What is it?
Aromatherapy is the practice of using volatile plant oils, including essential oils, for psychological and physical well-being.
Essential oils, the pure essence of a plant, have been found to provide both psychological and physical benefits when used correctly and safely. There are over 90 essential oils. Absolutes, CO2s and Hydrosols are also commonly utilized in aromatherapy. Although essential oils, CO2 extracts and absolutes are distilled in different manners, the term essential oil is sometimes used in writing as a blanket term to include CO2s and absolutes.
See “Categorizing Essential Oils”
In addition to essential oils, aromatherapy encourages the use of other complementary natural ingredients including cold pressed vegetable oils, jojoba a liquid wax), hydrosols, herbs, milk powders, sea salts, sugars (an exfoliant), clays and muds.
Products that include synthetic ingredients are frowned upon in holistic aromatherapy. It is important to note that perfume oils also known as fragrance oils (and usually listed as “fragrance” on an ingredient label) are not the same as essential oils. Fragrance oils and perfume oils contain synthetic chemicals and do not provide the therapeutic benefits of essential oils.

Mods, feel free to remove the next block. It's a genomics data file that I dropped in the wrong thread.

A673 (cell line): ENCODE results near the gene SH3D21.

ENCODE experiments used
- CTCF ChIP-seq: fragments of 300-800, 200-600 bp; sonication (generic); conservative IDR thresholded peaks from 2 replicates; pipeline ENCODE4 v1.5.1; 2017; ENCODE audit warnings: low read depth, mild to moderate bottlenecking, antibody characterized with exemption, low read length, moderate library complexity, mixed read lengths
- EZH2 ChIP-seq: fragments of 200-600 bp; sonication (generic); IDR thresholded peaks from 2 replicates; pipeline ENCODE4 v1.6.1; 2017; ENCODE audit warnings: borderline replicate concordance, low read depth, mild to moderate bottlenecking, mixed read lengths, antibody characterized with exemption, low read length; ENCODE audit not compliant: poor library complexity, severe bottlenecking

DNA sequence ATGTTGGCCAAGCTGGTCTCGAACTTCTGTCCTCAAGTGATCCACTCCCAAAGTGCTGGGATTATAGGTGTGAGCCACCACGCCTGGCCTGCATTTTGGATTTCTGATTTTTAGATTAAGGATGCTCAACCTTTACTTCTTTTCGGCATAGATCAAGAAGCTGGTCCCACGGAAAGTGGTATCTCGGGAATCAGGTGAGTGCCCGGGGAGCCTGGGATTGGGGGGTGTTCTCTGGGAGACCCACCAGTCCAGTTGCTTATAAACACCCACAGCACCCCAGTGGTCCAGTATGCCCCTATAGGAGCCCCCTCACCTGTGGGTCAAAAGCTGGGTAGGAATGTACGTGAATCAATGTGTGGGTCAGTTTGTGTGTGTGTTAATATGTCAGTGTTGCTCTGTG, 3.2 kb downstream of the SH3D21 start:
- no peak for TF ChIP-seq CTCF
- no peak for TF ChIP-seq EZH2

How it works
Aromatherapy can help ease a wide assortment of ailments – easing aches, pains & injuries, while relieving the discomforts of many health problems.
Aromatherapy also acts on the central nervous system – relieving depression and anxiety, reducing stress, relaxing, uplifting, sedating or stimulating, restoring both physical and emotional well-being.
- Direct Inhalation – bowl of steaming water, nasal inhaler
- Indirect Inhalation – room diffuser
- Topical Application – massage, foot/sitz/tub bath, compress
- Infusion (tea)